New Scientist – Domesticated Dogs, A New Giant Dinosaur and Guess What the Oldest Image of an Animal Ever Found Shows?

Photo One By Gunner Ries Amphibol - Self-photographed, CC BY-SA 3.0, https://commons.wikimedia.org/w/index.php?curid=5996125

Wolf on the look out (Photo One)

Original article by Michael Marshall here.

Dear Readers, domesticated dogs split genetically from wolves at some point between 27,000 and 40,000 years ago, but we don’t know where it happened, or why. Some scientists believe that the wolves helped humans to hunt, and the relationship developed from there. Others think that wolves scavenged around waste dumps, and so became used to humans.

However, Maria Lahtinen of the Finnish Food Authority has another explanation. She and her colleagues estimated how much food was available during the Arctic winters, and has calculated that humans probably ended up with more meat than they could eat – humans have a limited capacity to process protein, which would have led to food being available to feed to orphaned wolf cubs. To my mind, this is part of an explanation rather than the whole thing: after all, lots of animals eat meat, but only wolves ended up becoming domesticated. Maybe the cubs were recognised as being useful in the hunt, and so were treated as working animals rather than pets? It’s an interesting theory, however, and helps to fill in the mosaic of reasons for why dogs rather than wolverines or badgers or otters ended up becoming ‘man’s best friend’.

Photo Two by Dinosaur Zoo, CC BY-SA 3.0 <https://creativecommons.org/licenses/by-sa/3.0>, via Wikimedia Commons

Argentinosaurus with human for size comparison (Photo Two)

Stop press! Scientists in Argentina are excavating a fossil that they *think* might belong to the largest land animal that ever lived. Known as Argentinosaurs or titanosaurs, these huge animals lived about 98 million years ago. They are sauropods, more familiar to old ‘uns like me via animals like the brontasaurus and brachiosaurus – all of them have small heads, a long, long neck and tail, and four pillar-like legs. When I was growing up, it was assumed that they had to be at least semi-aquatic to bear the weight of their bodies, but these days scientists think that, while they probably lived in wet and coastal areas, they had plenty of physical adaptations to ensure that they could wander across the landscape like so many gigantic reptilian giraffes.

So, how big were they? The scientists, led by researchers from Argentina’s National Scientific and Technical Research Council, are saying that, from the remains that they’ve discovered, they think that their sauropod is ‘bigger than Patagotitan’, a creature that measured 37 metres (121 feet) long, and weighed 85 tonnes. However, everyone is a little nervous about definitively stating that this is ‘the big one’, as researchers have been found to have overestimated the size of ‘their’ critter before.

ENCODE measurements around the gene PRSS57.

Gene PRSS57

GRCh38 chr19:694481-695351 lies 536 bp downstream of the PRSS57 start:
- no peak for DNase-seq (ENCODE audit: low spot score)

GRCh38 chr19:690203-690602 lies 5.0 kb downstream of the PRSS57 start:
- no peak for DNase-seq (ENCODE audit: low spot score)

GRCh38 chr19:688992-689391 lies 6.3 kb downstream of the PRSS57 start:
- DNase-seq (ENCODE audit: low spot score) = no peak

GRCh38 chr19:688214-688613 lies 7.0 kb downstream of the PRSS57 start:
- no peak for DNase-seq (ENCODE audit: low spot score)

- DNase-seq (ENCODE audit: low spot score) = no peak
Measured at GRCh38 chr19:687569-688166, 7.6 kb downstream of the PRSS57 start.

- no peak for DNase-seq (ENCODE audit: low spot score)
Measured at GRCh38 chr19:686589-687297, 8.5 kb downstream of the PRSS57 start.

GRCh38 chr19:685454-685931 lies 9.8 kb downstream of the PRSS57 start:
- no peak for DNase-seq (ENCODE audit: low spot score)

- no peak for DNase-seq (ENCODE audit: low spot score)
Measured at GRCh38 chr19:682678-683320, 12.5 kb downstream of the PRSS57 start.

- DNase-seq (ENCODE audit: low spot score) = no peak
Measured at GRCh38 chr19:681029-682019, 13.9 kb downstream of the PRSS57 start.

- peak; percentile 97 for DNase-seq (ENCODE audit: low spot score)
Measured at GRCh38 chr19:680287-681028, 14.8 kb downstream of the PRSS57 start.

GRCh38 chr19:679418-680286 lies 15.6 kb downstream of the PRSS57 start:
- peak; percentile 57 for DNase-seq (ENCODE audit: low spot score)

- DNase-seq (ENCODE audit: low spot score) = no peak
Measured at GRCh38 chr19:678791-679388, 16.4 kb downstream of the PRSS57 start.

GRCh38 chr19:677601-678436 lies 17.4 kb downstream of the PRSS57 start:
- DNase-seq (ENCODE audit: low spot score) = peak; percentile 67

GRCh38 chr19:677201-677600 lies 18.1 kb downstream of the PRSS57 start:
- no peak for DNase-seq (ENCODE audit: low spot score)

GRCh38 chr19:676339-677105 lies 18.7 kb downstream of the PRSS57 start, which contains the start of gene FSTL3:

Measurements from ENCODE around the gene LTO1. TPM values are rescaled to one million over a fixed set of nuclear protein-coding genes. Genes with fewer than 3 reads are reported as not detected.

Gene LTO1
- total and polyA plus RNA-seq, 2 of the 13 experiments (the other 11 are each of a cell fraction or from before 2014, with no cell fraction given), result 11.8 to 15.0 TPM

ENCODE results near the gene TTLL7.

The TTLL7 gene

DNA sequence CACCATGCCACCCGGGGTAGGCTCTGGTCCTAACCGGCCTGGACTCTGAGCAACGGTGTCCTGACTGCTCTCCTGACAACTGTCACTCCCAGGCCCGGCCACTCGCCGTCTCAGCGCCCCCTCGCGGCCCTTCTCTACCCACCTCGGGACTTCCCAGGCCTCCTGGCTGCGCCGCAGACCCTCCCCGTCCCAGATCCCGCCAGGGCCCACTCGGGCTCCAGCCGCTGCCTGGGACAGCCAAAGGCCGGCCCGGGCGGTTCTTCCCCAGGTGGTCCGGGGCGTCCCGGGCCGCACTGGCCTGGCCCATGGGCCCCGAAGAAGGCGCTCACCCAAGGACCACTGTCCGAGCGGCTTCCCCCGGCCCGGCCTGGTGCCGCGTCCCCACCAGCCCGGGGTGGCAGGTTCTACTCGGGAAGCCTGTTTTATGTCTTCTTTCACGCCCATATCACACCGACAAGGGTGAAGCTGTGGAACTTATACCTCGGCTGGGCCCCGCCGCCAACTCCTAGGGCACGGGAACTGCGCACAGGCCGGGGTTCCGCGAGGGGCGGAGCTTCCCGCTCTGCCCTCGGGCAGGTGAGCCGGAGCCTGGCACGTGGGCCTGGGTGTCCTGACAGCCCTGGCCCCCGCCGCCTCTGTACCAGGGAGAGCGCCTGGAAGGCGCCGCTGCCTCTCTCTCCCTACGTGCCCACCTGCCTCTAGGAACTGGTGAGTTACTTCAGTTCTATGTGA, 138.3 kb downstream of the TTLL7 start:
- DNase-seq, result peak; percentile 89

One very interesting thing is that there were sauropods of various sizes walking around 98 million years ago – some were a mere 6 metres long (which is still bigger than a car of course). It’s likely that each species had a particular ecological niche, preferring specific plants or types of habitat. Oh for a time machine, to go back and see these amazing creatures in action! Though I’ve watched enough science fiction films to know what happens if I accidentally drop a hair pin or a pair of nail scissors, so it’s probably not a great idea.

The original article by Joshua Rapp Learn is here

Cave paintings showing three pigs (one complete, two vestigial) plus two handprints (Photos by A. A. Octaviana)

And finally, cave paintings found in Indonesia show the oldest known image of an animal in the world – they are at least 45,000 years old, and could be older. The paintings, in Sulawesi, show a complete life size Sulawesi warty pig (Sus celebensis), an animal that was extremely important to the early hunter-gatherers of the region. The painting has been partly covered by a mineral deposit, and it’s this that gives the approximate date although, as the deposit overlaps the image of the pigs, the image itself could be much older.

The hand prints in the top left-hand corner are usually made by someone taking a mouthful of paint and blowing it over the hand, so the researchers hope that they can extract some residual saliva for DNA analysis.

The date of the paintings, which makes them as old as those found in Europe, raises interesting questions about the routes taken by humans when they left Africa – it used to be thought that eastern Asia was inhabited rather later. There is a scarcity of human remains in the area, so there are some thoughts that the paintings could actually have been made by Neanderthals, rather than humans. It will be very interesting to see how this story develops, but what it does point up, to me, is the extremely close observation of animals by early societies, and the significance that such creatures had in the lives of humans.

You can read the original story, by Ibrahim Sawal, here, and there is also a short film which gives an idea of the scale of the painting

Photo Credits

Photo One By Gunner Ries Amphibol – Self-photographed, CC BY-SA 3.0, https://commons.wikimedia.org/w/index.php?curid=5996125

Photo Two by Dinosaur Zoo, CC BY-SA 3.0 <https://creativecommons.org/licenses/by-sa/3.0>, via Wikimedia Commons

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